You know what surprised me though? The happy ending. With the film's Goodfellas-esque style and arc (from the way music was used, to the macro-shots of flashbulbs going off (or was that Casino), to the tracking shots that wound through bustling parties, right down to Diggler crawling back to the big boss-man after burning out) I was expecting a "schnook" scene to wrap things up. Anderson chooses instead to give Diggler a hero's exit, back on top doing what he loves. And why shouldn't he! Diggler's a lover not a fighter. That said, I still came away from the film feeling depressed. How about you?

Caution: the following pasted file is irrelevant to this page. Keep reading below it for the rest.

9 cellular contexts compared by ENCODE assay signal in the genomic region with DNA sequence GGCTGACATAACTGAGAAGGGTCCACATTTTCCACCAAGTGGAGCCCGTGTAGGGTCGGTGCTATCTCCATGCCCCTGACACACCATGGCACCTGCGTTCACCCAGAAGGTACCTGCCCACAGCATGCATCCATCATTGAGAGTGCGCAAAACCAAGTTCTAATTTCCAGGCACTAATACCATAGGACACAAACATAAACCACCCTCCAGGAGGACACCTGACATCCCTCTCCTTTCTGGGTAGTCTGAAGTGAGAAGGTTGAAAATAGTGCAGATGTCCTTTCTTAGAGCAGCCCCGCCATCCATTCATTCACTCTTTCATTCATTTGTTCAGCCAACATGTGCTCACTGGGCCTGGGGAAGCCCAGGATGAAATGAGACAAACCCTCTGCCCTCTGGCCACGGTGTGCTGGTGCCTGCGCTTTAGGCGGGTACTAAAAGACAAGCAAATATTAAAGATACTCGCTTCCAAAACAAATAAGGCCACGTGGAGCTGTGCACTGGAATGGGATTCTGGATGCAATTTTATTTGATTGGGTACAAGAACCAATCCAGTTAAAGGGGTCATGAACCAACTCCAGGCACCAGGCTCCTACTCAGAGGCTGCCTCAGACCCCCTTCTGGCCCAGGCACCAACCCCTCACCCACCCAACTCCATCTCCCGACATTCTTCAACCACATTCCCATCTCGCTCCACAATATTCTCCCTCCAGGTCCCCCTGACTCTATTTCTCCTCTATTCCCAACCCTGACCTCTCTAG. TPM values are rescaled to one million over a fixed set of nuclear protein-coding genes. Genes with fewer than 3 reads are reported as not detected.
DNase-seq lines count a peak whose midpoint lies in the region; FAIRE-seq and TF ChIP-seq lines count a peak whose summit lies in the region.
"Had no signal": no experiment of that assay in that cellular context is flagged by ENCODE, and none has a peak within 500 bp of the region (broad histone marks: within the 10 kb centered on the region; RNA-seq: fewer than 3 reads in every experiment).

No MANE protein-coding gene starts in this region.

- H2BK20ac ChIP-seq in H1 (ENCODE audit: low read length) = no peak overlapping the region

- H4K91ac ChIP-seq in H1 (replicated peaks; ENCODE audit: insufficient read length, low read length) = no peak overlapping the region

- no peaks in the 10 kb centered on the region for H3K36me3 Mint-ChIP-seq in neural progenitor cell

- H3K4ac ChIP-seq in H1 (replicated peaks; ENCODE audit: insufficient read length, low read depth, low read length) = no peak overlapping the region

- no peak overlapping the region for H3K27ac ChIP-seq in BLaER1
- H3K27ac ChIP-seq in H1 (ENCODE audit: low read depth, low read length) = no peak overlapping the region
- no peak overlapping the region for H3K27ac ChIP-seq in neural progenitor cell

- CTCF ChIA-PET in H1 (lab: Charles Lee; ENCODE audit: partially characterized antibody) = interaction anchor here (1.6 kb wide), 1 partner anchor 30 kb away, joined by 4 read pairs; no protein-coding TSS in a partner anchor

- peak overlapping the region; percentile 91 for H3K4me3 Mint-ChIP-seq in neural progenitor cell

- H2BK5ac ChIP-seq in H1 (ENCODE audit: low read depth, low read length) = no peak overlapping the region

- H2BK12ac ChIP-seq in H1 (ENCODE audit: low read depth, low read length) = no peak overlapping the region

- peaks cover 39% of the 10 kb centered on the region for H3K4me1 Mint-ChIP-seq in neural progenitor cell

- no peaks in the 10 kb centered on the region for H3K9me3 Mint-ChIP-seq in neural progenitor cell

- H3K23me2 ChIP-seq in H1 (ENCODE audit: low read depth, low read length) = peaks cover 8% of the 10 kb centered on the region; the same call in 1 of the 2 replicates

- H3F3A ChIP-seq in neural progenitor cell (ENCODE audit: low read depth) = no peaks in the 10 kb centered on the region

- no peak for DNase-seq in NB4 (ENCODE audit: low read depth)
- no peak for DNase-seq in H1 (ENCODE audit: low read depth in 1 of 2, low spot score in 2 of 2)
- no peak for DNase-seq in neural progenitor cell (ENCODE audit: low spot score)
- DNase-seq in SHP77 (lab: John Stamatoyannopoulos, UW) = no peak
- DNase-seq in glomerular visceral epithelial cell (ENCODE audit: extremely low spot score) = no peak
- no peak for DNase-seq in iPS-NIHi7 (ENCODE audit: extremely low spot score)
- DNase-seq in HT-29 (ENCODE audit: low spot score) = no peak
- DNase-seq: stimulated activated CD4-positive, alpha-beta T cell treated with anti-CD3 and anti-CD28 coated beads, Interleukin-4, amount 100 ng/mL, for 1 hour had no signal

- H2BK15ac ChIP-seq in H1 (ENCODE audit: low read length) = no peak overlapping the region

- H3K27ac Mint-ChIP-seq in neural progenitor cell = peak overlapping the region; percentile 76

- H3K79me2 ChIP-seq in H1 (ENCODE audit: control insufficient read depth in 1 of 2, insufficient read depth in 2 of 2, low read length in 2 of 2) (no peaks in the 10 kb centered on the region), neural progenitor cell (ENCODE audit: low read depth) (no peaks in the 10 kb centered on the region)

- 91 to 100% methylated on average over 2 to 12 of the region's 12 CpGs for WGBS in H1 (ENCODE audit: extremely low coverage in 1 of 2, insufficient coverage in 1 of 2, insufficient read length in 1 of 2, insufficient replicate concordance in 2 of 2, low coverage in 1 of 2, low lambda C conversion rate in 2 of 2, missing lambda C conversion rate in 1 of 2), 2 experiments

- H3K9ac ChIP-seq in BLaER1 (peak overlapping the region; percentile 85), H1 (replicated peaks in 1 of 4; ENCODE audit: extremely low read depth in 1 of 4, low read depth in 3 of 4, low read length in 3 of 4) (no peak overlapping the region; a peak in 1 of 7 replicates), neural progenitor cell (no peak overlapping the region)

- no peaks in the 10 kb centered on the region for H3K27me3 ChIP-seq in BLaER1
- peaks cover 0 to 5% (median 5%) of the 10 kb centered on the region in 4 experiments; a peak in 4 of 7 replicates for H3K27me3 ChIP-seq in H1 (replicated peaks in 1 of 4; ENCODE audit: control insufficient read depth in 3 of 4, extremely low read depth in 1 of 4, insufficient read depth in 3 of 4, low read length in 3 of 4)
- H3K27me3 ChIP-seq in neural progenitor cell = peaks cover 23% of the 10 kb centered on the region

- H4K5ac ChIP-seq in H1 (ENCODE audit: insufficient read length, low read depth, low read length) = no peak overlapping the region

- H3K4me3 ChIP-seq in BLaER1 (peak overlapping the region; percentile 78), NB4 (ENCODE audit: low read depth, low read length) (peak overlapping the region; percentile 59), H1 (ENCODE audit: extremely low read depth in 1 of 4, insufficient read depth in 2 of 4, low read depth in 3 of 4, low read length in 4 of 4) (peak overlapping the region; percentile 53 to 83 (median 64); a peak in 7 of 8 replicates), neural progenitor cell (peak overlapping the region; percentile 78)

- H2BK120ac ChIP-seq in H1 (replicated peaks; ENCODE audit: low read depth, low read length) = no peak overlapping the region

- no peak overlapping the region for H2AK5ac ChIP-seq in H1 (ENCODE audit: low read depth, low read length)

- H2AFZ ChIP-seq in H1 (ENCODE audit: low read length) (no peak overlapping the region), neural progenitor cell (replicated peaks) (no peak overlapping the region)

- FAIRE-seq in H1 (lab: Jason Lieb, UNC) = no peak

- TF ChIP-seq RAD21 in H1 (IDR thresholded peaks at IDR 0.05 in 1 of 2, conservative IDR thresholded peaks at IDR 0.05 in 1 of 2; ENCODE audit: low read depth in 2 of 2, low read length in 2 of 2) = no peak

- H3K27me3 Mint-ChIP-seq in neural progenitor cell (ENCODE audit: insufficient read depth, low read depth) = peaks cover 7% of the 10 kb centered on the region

I guess credit does have to the actors too though. There's nothing funny about Julianne Moore in this film for instance. Every scene with her is more tragic than the last. And like you said in your review, the film does get you to care about the characters. They're all deeply human. The performances are a big part of that for sure. I guess it's a bit of both ultimately, no?

I've got a question about Diggler's parents from early in the film. What's with them? I didn't understand why the mom was SO crazy, or the Dad so sullen. The whole blow up scene that leads to Dirk running away just seemed so over the top to me. The rest of the film was quite easy to connect the dots of cause and reaction, but that moment seemed to have no basis.

You know I can't really deny that Boogie Nights is cool. It's very slick. When Macy shoots himself in the head and then the "80's" title-card appears I couldn't help but think "damn, what a cool cut". Anderson's film oozes with style. I guess it just has different priorities is all.